Written by Sara Healy and featured in our CORE Ireland Magazine, Summer Edition.

In today’s society, there is a strong emphasis on individualism and personal success and less emphasis on gratitude. We are constantly bombarded with messages that tell us we need to do more, achieve more, and be more in order to be happy and successful. This can lead to a sense of constant pressure and anxiety as we feel like we are never doing enough.

Gratitude can be a powerful antidote to this self-centred mindset. By focusing on the good things in our lives and appreciating what we have already achieved, we can give ourselves a break from the relentless pursuit of more. Gratitude allows us to acknowledge our accomplishments and give ourselves credit for what we have done, rather than always striving for the next goal.

What’s more, gratitude helps us cultivate a sense of self-love and compassion. When we practice gratitude, we are essentially saying to ourselves that we are worthy of good things and that we deserve to be happy. This can be a much-needed respite from the negative self-talk and self-criticism that can often plague us in today’s world.

What does research tell us about Gratitude?

Research has shown that gratitude is not just a feel-good emotion; it has a measurable impact on our brains and our ability to learn and make decisions. Specifically, studies have found that people who regularly practice gratitude have more activity in the medial prefrontal cortex, a part of the brain that is involved in decision-making, social cognition, and emotion regulation.

This increased activity in the medial prefrontal cortex has been linked to a range of benefits, including improved mental health, better relationships, and increased resilience in the face of stress and adversity. In addition, researchers have found that this increased brain activity can persist for up to a month after individuals engage in gratitude practices, suggesting that the effects of gratitude can have long-lasting benefits.

But how exactly does gratitude impact our brains? One theory is that it helps to regulate our emotions and reduce stress. This in turn improves our cognitive function and decision-making abilities. Another possibility is that gratitude enhances our social connections and increases feelings of empathy and compassion. This can also have positive effects on our brains and our overall well-being.

Given what we understand about the profound effects of gratitude, it naturally follows to ask, “How can we actively cultivate gratitude in our everyday lives?”. Here are several practical tips to help initiate this process.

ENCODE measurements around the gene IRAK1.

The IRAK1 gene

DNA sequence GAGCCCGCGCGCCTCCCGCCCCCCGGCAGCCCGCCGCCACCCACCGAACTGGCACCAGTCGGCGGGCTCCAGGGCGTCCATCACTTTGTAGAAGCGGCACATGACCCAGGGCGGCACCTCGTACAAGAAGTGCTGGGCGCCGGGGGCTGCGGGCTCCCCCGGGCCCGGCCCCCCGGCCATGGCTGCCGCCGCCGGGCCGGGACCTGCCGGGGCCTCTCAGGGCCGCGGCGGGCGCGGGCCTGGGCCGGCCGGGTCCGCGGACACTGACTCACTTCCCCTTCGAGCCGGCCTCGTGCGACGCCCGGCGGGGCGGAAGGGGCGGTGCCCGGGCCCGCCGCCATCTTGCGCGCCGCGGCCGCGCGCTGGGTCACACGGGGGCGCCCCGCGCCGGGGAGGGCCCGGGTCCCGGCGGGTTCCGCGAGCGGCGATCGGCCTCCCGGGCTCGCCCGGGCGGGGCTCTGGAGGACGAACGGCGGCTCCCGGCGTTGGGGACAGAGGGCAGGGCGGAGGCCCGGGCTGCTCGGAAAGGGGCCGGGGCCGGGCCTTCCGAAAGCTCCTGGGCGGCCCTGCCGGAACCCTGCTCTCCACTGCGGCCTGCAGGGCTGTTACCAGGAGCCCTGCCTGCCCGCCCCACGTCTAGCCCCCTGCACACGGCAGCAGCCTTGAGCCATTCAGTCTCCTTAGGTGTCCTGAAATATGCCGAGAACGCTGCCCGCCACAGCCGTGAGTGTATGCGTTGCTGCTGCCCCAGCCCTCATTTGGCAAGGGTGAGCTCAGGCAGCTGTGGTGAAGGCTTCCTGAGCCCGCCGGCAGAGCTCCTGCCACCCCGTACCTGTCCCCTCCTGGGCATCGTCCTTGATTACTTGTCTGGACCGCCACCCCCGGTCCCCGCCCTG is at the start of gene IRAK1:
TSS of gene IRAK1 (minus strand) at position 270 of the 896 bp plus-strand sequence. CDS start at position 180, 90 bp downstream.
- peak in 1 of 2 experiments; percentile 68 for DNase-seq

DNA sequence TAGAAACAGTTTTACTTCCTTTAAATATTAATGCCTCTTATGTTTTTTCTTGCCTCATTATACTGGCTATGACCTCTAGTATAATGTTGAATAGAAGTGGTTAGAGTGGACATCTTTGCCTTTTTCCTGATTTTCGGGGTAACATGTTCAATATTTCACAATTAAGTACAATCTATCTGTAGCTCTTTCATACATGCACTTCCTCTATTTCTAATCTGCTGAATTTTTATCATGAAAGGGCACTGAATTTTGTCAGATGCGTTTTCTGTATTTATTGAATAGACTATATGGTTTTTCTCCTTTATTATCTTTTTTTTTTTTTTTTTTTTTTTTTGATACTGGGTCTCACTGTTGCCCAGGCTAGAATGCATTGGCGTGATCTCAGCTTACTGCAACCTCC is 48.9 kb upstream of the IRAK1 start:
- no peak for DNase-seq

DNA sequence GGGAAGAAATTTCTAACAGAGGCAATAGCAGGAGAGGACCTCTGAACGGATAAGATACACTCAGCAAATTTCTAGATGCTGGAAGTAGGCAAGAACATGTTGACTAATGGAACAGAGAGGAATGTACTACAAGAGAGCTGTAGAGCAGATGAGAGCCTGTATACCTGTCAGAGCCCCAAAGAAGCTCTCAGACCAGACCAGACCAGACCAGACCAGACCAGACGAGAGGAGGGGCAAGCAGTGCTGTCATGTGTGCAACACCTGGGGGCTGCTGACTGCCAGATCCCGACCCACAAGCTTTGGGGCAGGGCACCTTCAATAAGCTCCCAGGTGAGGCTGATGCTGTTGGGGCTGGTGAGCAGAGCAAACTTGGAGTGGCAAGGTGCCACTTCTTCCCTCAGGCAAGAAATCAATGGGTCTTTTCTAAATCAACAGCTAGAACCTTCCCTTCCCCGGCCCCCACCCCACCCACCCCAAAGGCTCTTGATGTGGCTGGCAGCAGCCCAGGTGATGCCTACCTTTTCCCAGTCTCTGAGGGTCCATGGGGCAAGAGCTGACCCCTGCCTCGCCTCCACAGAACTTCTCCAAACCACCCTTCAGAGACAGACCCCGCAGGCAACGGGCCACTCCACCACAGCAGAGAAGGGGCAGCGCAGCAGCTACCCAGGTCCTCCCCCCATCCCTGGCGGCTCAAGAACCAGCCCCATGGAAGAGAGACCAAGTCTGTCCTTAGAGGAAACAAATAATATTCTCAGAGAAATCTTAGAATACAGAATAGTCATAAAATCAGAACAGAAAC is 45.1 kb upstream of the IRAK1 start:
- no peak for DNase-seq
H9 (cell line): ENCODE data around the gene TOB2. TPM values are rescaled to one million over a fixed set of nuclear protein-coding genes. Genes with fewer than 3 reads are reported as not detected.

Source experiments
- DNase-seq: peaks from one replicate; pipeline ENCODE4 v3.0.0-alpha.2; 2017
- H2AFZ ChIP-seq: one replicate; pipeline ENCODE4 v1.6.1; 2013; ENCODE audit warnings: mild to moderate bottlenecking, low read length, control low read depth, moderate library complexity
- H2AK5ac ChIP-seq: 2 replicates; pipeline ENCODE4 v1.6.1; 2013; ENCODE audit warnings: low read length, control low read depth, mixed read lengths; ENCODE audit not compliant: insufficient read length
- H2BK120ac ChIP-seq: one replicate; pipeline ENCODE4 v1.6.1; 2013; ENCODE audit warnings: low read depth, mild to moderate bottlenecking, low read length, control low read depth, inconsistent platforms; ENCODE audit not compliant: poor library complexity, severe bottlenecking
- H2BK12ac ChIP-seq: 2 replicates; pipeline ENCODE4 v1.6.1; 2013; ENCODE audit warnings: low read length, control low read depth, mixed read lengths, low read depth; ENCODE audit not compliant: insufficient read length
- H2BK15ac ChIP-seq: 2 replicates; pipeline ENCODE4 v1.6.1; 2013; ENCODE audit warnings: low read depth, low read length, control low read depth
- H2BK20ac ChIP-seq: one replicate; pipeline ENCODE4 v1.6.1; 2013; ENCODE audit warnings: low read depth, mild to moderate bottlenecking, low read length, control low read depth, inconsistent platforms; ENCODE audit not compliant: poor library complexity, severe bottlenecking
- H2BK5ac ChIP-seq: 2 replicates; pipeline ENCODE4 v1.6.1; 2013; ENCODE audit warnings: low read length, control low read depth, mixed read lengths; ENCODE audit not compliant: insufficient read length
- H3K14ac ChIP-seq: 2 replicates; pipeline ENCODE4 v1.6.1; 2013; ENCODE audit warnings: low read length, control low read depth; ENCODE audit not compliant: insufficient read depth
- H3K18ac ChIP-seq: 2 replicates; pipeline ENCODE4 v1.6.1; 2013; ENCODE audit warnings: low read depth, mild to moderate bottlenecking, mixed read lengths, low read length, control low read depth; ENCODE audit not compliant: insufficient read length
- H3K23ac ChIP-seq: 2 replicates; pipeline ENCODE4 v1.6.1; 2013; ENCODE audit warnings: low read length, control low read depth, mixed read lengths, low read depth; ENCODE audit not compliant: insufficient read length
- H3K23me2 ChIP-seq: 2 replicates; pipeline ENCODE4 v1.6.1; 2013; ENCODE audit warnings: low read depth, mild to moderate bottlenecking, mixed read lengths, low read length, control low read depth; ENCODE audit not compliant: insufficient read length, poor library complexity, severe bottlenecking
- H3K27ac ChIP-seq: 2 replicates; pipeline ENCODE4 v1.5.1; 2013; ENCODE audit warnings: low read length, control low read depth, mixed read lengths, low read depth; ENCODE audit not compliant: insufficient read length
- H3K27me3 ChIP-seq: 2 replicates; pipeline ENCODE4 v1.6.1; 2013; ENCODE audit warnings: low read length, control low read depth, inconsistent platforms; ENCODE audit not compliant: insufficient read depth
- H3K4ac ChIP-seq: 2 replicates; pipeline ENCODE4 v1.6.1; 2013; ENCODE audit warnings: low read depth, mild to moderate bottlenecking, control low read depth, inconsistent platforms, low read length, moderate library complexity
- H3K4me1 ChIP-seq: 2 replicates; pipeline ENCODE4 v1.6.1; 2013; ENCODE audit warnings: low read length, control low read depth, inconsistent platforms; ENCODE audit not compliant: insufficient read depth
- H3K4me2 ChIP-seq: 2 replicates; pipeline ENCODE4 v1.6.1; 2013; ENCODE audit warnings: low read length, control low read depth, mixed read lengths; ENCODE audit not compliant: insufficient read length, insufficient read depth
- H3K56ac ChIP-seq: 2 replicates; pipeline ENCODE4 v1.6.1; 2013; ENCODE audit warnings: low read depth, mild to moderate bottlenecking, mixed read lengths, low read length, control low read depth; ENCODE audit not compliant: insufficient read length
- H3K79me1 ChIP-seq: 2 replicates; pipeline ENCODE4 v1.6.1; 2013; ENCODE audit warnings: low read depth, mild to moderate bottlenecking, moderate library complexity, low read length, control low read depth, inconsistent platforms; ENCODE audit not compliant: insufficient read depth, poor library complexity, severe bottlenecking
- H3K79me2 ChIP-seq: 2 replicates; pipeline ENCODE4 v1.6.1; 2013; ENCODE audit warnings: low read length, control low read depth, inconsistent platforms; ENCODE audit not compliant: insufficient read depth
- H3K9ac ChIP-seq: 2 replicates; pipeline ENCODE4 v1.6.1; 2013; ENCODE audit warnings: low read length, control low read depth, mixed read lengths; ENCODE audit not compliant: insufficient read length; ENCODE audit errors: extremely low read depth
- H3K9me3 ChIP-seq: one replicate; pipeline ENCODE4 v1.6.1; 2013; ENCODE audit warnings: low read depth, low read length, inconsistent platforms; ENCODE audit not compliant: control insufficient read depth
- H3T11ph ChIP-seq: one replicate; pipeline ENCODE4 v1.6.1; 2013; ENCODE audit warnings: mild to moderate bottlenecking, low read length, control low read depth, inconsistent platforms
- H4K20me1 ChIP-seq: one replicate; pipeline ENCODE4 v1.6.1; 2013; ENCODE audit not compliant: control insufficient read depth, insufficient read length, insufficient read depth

Where do I start?

  1. Start a gratitude journal

Make a habit of recording what you are grateful for. You can use either with old-fashioned pen and paper or through one of the available apps to do this. When you are writing, you utilise different parts of your brain and access memories and emotions from different perspectives. You will also be able to look back at your entries and find positivity through your own words. 

  1. Practice gratitude on people

A card, a letter, or a thank you note, makes the process of thanking others more meaningful. Sometimes, we give our thanks without really giving them much thought. This especially happens in instances where they are just part of a commonplace social interaction. Change that, and if you are face-to-face, use conscious non-verbal communication like a smile or eye contact. It can be with people you know or with people you don’t. The effects on you and your brain are long-lasting, especially in established relationships. 

  1. Practice throughout the day
  • Set reminders that trigger gratitude from the very start of your day. It can be something as simple as the lock screen of your phone showing the photo of someone you love. 
  • Before leaving the house, think about how happy you are to get out into the world. And if you are stuck in a job you don’t like, look to other areas of your life for gratitude.
  • The religious tradition of saying grace before a meal is among the oldest forms of gratitude. We are in the fortunate position to choose what we eat. So, when you stop for lunch or dinner, be grateful for this. Even if you feel like actually saying grace might not be your cup of tea. 
  • Give yourself a good look-over before starting a workout. Tap into your inner strength through a self-body scan. Aknowledge and thank each part of your body for supporting you in whichever activity you are about to enter. 
  • Enjoy the moment you get into your comfortable bed, and remember that gratitude is a choice and an empowering one. If you choose gratitude over resentment, your body, your brain, your family, and everything else will benefit from it. 


Incorporating this practice into our lives can have a profound impact on our well-being and overall mindset. By focusing on the good things in our lives, we can alleviate some of the pressure and anxiety that comes with constantly striving for more. Gratitude helps us cultivate self-love and compassion, and studies have shown that it has measurable effects on our brains and decision-making abilities. By starting a gratitude journal, practising gratitude with others, and incorporating gratitude into our daily routines, we can actively cultivate this positive emotion and reap the benefits it has to offer. 

Remember, gratitude is a choice, and by choosing to practice it regularly, we can improve not only our own lives but the lives of those around us as well.

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